Prabhakar Sinha
The Times of India (Delhi edition)


Indian office space has witnessed one of the fastest appreciations in rentals, in the world, the latest survey by global consultancy firm Cushman & Wakefield reveals. Consultants and experts feel that this is a matter of concern as it clearly suggests that supply of office space is not keeping pace with the demand.

Office space in Nariman Point, the central business district of Mumbai, and Connaught Place in Delhi, rank fifth and 10th among the costliest commercial sites of the world. Both of them have moved up by two ranks, since last year. The occupancy cost, including all the maintenance expenditure, for Nariman Point, is Rs 546 per sq ft per month, and for Connaught Place it is Rs 423 per sq ft per month. These rates have nudged Nariman Point and Connaught Place past the costliest areas in New York, Washington, Shanghai and Zurich.

MD of CB Richard Ellis (South Asia), Anshuman Magazine, says if the trend continues for some more time, India will loose the advantage of being a cheap destination for companies to shift base from other countries. The fact that cities like Delhi and Mumbai are costlier than New York, Washington, Rome, Shanghai, Amsterdam and Zurich is not a matter of pride, rather an issue to be taken up by the government and civic/development authorities/agencies seriously.

If India has to remain competitive in the international market, its real estate cost must be lower than that in the developed world. A senior consultant said the productivity of Indian workers is normally lower than those in developed countries. And hence, the real estate and other overhead costs should also be lower than those in the developed countries. Therefore, if India has to grow at around 9%, it must remain competitive in the global market, the consultant argues. As real estate has become an important ingredient in service sectors like information technologies, call centers, education and hospitals, keeping costs under check will help the country remain competitive in the global market and also in achieving high economic growth.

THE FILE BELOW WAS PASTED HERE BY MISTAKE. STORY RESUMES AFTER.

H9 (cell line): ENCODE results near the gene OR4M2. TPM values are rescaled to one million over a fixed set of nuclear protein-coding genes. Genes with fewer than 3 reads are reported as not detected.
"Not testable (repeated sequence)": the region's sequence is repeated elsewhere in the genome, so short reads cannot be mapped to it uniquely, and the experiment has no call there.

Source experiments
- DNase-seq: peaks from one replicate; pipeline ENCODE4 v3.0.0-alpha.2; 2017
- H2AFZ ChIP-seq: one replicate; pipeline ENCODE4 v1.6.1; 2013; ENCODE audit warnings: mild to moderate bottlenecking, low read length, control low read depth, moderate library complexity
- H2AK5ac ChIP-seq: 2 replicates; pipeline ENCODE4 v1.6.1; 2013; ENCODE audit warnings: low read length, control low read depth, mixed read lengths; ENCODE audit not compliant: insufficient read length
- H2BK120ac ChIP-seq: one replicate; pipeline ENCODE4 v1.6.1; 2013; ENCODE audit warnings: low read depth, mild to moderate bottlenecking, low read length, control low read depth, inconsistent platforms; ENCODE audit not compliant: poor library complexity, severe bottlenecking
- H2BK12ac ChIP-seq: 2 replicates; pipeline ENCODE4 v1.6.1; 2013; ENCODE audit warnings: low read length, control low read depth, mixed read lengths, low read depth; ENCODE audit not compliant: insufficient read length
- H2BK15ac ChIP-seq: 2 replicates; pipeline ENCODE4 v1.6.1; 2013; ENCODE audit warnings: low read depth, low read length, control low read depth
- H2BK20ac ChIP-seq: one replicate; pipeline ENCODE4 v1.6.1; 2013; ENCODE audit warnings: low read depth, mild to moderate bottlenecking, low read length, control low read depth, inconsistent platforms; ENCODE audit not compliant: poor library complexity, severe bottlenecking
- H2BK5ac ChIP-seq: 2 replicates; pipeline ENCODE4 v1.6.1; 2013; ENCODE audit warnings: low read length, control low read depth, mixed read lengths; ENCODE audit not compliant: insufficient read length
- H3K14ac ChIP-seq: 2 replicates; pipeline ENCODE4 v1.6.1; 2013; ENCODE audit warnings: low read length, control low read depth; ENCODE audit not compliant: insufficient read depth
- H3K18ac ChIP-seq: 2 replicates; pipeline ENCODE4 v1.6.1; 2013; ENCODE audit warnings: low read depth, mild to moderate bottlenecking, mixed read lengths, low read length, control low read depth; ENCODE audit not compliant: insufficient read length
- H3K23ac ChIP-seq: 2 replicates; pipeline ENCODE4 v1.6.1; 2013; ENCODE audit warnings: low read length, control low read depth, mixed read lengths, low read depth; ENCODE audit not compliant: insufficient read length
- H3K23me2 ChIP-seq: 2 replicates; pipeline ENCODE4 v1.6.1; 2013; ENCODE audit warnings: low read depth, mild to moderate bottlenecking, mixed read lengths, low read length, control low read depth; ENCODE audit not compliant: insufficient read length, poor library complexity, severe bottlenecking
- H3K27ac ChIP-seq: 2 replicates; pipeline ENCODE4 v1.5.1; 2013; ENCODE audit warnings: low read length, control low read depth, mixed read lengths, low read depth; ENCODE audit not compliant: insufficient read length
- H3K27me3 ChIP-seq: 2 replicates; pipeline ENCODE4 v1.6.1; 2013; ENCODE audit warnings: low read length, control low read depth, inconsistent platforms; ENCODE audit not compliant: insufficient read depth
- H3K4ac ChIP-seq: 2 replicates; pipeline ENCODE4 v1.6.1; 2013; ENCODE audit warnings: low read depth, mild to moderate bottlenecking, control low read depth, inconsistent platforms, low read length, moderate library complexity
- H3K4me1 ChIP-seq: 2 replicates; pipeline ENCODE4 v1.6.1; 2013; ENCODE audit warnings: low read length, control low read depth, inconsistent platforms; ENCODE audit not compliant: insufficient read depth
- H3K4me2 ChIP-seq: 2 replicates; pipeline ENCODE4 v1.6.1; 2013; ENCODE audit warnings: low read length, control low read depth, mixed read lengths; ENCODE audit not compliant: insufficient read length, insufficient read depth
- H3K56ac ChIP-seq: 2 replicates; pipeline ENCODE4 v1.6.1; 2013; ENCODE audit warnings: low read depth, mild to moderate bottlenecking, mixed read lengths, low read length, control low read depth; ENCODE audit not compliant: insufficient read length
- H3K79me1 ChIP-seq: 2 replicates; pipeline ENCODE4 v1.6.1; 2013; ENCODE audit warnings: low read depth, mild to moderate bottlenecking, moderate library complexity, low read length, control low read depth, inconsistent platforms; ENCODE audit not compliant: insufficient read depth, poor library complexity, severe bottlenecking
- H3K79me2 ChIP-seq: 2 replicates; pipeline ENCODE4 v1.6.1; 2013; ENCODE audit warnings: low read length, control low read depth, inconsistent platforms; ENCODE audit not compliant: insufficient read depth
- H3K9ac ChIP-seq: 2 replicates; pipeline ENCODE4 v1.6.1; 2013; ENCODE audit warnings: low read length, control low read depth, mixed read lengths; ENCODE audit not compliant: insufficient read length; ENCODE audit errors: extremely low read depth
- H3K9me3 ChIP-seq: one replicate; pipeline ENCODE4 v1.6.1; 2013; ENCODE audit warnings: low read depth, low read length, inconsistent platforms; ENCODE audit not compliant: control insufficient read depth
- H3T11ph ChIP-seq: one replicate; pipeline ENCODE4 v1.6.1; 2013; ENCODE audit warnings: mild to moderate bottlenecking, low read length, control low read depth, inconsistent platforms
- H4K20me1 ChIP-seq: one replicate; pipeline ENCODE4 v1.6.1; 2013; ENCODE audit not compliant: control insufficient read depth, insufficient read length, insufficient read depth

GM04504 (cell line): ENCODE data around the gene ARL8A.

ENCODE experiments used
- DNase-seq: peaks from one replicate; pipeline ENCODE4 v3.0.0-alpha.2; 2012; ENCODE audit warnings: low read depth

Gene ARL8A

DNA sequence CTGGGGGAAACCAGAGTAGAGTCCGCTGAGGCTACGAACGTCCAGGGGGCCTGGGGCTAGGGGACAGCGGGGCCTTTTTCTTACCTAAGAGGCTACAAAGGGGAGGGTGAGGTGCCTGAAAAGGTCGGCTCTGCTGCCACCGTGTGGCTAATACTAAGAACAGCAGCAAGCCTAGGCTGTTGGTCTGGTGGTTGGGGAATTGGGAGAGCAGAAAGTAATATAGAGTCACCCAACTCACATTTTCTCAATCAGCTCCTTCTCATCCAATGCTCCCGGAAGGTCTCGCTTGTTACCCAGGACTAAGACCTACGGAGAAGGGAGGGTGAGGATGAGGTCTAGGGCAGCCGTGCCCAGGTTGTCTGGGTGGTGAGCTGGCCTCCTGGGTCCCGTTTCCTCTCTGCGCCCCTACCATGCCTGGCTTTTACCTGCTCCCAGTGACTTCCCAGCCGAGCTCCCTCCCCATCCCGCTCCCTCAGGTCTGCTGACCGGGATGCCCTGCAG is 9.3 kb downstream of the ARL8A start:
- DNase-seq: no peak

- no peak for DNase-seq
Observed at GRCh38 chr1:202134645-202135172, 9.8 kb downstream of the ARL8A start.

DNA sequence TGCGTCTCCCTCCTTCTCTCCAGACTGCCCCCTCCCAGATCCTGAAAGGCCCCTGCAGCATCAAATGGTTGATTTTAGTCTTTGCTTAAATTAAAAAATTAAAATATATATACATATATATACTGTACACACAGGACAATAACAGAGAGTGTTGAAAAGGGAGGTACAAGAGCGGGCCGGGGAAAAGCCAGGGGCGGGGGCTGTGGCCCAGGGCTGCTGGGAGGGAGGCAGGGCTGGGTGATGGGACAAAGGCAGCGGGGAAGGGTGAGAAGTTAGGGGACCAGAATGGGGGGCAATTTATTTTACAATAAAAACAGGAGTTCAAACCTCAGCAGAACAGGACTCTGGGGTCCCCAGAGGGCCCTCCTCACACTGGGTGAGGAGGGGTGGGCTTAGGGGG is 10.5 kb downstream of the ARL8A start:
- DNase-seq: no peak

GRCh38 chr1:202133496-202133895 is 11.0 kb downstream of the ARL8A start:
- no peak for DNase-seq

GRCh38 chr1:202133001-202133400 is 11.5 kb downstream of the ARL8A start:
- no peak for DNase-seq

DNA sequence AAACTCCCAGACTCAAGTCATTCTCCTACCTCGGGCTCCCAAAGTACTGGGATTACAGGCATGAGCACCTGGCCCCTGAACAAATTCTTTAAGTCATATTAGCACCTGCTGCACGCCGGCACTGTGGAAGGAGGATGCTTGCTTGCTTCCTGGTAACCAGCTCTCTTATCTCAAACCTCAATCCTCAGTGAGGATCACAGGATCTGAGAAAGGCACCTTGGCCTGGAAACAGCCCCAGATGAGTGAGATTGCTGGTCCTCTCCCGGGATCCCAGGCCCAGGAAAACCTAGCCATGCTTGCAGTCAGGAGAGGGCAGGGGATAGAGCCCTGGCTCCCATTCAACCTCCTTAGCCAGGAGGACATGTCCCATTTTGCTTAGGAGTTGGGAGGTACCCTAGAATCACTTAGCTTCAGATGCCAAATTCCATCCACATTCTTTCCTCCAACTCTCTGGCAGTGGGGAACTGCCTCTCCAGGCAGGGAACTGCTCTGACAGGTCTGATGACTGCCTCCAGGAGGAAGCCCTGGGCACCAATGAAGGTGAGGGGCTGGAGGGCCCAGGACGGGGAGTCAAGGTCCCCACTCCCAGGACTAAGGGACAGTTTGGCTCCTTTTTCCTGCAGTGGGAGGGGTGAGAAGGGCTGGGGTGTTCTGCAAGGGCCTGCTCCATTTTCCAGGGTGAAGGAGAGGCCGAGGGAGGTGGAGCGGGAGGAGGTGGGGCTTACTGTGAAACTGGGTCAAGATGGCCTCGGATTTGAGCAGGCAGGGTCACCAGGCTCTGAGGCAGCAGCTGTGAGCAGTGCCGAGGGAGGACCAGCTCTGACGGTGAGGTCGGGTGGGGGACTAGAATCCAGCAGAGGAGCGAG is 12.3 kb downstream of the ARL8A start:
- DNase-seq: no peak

In 2007, Indian cities witnessed some of the highest growths in rentals, as shown in the chart. But, as rentals have gone through the roofs, many companies are shifting their bases to other cities, and in some cases, particularly, in the call center segments, to other countries. So, at the present price points, it seems there will be a situation of over supply. This, some consultants feel, would lead to price correction over the next 12 months.

As against India, its competitor China as a whole delivered a steady performance. Rents in mainland China registered an average growth of 5% over the year. Beijing is currently facing oversupply of high-grade space, and in consequence, rental growth was marginal.

Shanghai also experienced an increase of 10% in rentals. Rentals at the best locations in Beijing and Shanghai are $48.43 per sq ft per year and $61.62 per sq ft per year, respectively. As against these, the highest rentals in Mumbai and New Delhi are $166.04 per sq ft per year and $124.53 per sq ft per year, respectively. Though the economic returns from the space in India and China are almost the same, the high rentals in Indian cities make them uncompetitive in the global market.

Executive managing director of Cushman & Wakefield (South Asia), Sanjay Verma, says most micro markets in Mumbai saw an upward trend in rental values, largely due to lack of new supply because of project delays. Similarly, in Gurgaon in the National Capital Region of Delhi, prime supply has essentially met the pre-committed demand. Therefore, the fresh demand only pushed the rentals.

However, the good news is that the high rental values witnessed across the country would not be sustainable beyond 12 months because of large supply that is going to come during the period.

Among the Indian cities, Bangalore has witnessed one of the lowest growths in rentals, in the country. While rentals have increased by 20-26%, here, they are still among the lowest in the country, with prices ranging between Rs 44 per sq ft per month to Rs 73 per sq ft per month. This is mainly because of large supply of quality space in the city. Interestingly, Bangalore is witnessing one of the highest demands for space in the country. As against this, other cities like Kolkata witnessed one of the highest rises in rentals, at Rs 65 to Rs 70 per sq ft per month. Such rise in rentals is mainly due to the entry of better grade supply in a constrained office market.
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  • Rental Growth

    Indian cities witnessed some of the highest growths in rentals, as shown in the chart. But, as rentals have gone through the roofs, many companies are shifting their bases in major metro cities and other small cities.
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  • Such trends are directing companies to move towards small cities.
    CommentQuote